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I use compressor and get good results this way (which is very similar to other posts so there seems to be a reasonable consensus) - btw I shoot with an XH-A1 so work with HDV so not as high end as the EX boys, so the fine detail of some quality loss is perhaps less noticeable:

1) Edit in FCP6 in native format (HDV).

2) Export as QT movie using 'current settings' (not QT conversion). I don't convert to Prores at all as I've no idea what the point is apart from file size which isn't too bad with HDV - I'd be grateful if someone could tell me why it is worth doing otherwise.

3) Drop file into Compressor and chose DVD best quality 90 mins.

4) Chose highest 'allowable' average bit rate - 6.8 and 2-pass VBR, motion estimation, best.

5) I've tried looking at the GOP settings too as choosing IP can in theory be better for fast motion I think but never really noticed much difference.

6) Frame controls: only need to be on for me if I'm going to de-interlace (I shoot 1080x50i) in which case the chose the right output field (bottom first for SD) and best motion compensated quality. I used to de-interlace everything but a lot of the time it is not needed as DVD players do a very good job of de-interlacing on the fly for you - much better in my experience that doing it at source which always softens the image a bit no matter what method. Having said that Compressor does a pretty good job of it though it takes many, many hours and for some projects with very complex, fast motion I have found de-interlacing at source is the only way to get smooth motion - I'm looking into the possibility of marking key frames (think that's the phrase) in FCP to identify such passages which can then use a different GOP setting for that bit only to deal with it without de-interlacing but not got round to it yet.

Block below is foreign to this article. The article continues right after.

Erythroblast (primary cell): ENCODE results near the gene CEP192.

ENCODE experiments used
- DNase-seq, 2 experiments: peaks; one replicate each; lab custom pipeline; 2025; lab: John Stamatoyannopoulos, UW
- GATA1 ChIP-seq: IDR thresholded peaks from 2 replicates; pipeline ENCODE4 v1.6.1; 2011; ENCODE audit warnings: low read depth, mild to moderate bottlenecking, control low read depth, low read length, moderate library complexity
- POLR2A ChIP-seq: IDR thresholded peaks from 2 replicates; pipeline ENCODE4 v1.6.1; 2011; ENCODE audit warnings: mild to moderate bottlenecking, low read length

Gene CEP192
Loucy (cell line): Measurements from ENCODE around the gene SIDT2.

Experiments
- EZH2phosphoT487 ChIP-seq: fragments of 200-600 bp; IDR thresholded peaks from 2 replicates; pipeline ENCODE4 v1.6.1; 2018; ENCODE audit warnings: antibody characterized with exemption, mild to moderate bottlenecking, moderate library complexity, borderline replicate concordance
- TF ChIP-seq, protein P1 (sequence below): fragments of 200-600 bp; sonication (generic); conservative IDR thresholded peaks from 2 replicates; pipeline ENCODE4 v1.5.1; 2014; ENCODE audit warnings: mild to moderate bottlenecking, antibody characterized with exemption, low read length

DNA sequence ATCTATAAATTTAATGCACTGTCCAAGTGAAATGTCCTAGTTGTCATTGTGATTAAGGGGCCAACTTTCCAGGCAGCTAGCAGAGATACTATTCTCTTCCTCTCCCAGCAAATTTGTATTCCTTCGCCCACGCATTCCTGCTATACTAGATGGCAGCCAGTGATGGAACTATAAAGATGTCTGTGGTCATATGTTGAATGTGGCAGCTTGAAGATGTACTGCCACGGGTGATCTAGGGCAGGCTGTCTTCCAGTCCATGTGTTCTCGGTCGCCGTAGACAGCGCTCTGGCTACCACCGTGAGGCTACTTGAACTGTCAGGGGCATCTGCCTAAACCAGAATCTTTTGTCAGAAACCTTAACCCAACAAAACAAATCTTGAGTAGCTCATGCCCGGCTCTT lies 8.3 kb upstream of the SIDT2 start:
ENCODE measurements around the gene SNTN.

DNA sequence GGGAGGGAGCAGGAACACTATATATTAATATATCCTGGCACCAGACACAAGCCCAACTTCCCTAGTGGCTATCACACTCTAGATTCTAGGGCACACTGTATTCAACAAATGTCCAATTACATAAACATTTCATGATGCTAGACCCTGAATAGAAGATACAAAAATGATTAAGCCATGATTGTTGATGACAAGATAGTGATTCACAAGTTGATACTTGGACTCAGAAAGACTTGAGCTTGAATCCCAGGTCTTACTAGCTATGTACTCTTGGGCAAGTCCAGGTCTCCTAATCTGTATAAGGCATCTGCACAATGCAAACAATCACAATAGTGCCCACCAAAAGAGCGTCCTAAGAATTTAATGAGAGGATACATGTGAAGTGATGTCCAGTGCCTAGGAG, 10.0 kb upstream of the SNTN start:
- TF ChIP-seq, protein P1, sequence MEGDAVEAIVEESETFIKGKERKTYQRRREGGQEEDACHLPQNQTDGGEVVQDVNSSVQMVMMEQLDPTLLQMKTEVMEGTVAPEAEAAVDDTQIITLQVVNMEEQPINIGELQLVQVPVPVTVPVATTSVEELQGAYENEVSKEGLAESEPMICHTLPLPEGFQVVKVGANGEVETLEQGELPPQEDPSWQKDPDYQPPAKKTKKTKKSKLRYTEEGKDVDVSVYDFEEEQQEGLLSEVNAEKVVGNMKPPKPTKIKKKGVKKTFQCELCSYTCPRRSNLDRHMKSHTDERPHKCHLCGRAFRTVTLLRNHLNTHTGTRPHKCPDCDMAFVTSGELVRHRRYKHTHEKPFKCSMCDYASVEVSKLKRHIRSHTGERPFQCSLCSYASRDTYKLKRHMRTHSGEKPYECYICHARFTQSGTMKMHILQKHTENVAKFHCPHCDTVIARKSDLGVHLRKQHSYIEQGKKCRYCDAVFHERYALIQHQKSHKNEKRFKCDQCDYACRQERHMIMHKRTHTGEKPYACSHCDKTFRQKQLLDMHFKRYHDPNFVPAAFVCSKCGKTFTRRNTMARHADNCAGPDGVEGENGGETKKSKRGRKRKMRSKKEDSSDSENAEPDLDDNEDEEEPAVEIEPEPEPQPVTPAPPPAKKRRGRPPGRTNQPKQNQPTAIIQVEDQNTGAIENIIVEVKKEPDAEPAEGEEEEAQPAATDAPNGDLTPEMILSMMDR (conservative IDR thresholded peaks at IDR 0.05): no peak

7) Export resulting m2v file into DVD SP (I watch it in QT or VLC first to check for any problems).

8) I don't use Compressor for audio as unless file size / space on the DVD is a real issue I see no point in compressing the audio at all. Instead I export the audio only from the original QT file at full quality (48K PCM) and drop this alongside the m2v file in DVD SP.

Burn disc.

Not tried setting details level but it sounds like it might be worth a try.

Results look great.
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Old February 9th, 2010, 02:45 PM   #25
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30p is not NTSC broadcast standard nor is it standard for DVD or Blue-Ray. 60i (59.97) and 60p (59.97) is. FCP is referring to 29.94 theoretical frames made up of 60 interlaced fields a second (59.94) seperated in time by 1/60th of a second.

Shooting 30p and exporting to DVD/Blu-Ray/Broadcast requires the most conversion of any format.